Hanukah celebrates the miraculous military victory of the Maccabees over the Assyrian Greeks, inheritors of Alexander the Great, in the second century BCE. But it was the miracle of the lights of the Menorah that the Jews chose to emphasize rather than the slaughter of enemy soldiers.

Even on Passover, as we recite the Ten Plagues that culminated in the killing of the Egyptian first born, we pour wine out of our glasses so as not to revel in the demise of our enemies.

And while the modern State of Israel has enjoyed electrifying military victories like the 1967 Six Day War, travel the length and breadth of that tiny country and you will not find a single victory arch or a monument to vanquished adversaries. Judaism is a religion of life. We do not celebrate death even of those who made it their trademark.

Killing Osama bin Laden was absolutely necessary in order to establish justice and protect life. But the very necessity of the action betrays the highly imperfect world in which live, one where the innocent are forced to shed blood in order to preserve the blood of the innocent. Tied as we are in Martin Luther King’s ‘single garment of destiny’  where ‘whatever affects one directly, affects all indirectly,’ courageous soldiers of the US military are forced to engage in war so that the rest of us might live in peace, to stain their hands so that our future might be clear. We do not gloat over the death of evil since its very existence must be mourned.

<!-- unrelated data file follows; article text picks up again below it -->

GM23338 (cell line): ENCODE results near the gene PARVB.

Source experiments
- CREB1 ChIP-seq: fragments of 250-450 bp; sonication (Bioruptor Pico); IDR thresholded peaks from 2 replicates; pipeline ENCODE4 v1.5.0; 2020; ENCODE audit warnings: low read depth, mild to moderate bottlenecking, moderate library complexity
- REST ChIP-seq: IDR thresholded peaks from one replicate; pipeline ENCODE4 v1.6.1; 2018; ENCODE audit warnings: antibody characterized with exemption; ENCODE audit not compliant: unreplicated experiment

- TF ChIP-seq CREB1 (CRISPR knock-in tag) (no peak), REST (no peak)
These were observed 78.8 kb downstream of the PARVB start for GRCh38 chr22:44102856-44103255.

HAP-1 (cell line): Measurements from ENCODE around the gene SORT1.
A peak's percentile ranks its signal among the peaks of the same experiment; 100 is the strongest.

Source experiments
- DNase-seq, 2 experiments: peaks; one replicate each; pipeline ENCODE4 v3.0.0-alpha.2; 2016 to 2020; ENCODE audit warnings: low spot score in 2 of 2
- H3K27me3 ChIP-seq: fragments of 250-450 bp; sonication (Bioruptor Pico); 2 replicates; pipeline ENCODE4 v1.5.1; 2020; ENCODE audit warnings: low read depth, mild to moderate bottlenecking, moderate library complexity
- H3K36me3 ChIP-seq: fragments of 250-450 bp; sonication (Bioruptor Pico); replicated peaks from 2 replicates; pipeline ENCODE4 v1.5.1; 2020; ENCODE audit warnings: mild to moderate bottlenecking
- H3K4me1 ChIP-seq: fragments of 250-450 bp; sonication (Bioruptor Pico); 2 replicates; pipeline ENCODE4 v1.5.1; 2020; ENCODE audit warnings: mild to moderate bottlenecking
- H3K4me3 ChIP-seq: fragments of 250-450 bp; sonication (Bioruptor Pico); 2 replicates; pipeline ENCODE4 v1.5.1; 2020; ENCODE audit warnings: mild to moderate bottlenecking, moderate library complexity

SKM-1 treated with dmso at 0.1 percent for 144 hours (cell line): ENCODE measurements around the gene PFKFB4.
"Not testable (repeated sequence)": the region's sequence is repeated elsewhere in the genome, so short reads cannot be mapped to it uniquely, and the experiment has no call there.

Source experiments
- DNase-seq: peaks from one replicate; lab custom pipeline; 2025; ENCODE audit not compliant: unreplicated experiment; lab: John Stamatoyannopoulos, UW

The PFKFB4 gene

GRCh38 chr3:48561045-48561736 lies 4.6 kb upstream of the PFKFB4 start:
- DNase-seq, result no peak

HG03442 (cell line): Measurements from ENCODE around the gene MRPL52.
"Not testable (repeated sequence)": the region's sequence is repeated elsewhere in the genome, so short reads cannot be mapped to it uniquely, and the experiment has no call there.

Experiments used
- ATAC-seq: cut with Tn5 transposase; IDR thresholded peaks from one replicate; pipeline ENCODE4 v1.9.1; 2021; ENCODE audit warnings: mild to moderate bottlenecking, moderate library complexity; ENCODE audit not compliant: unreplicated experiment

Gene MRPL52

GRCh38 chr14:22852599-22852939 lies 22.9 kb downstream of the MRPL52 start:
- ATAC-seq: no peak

The prophet Ezekiel expressed it best. “As I live, says the Lord GOD, I have no pleasure in the death of the wicked, but that the wicked turn from their ways and live.” (33) If only…

Rabbi Shmuley Boteach is the author of ‘Judaism for Everyone’ and ‘Renewal: A Guide to the Values-Filled Life,’ and heads ‘This World: The Values Network’, which promotes universal Jewish teachings in American media and culture. He will shortly publish a new book on the Jewish Jesus. For more information write to info@ThisWorld.US.

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  • Jose A. Linares

    sorry, but of all appointments that you have made from “‹”‹the Bible, the only one I could not find was (Leviticus 19). I have not found any connection between what you say, that it says and what is actually written there.

  • Gabriel Martindale

    “But nowhere in the Bible, or anywhere in Jewish literature, is there any justification for celebrating the taking of a life”

    Ummm, your thesis would appear to refuted, off the top of my head, by:

    Shumuel 18:7
    Shemot 14:30
    The last chapters of Esther
    Deborah’s song of victory
    Numerous references in psalms.

    Mishlei 24: 17-8 is most obviously understood of personal enemies (all the mefarshim I have to hand appear to assume this) and Megillah 16a explicitly says it does not apply to an enemy of the Jews, and possibly all non-Jews (rather we are to trample their high places). Yechezkel is certainly talking about Jews.

    Still, at least you didn’t cite the first half of the midrash about the angels rejoicing over the Egyptians! So this is a step up from the usual Judaism = modern liberal ethics essay.

  • Maureen Gavin

    great srticle
    exemplifying the wisdom and balance of judaism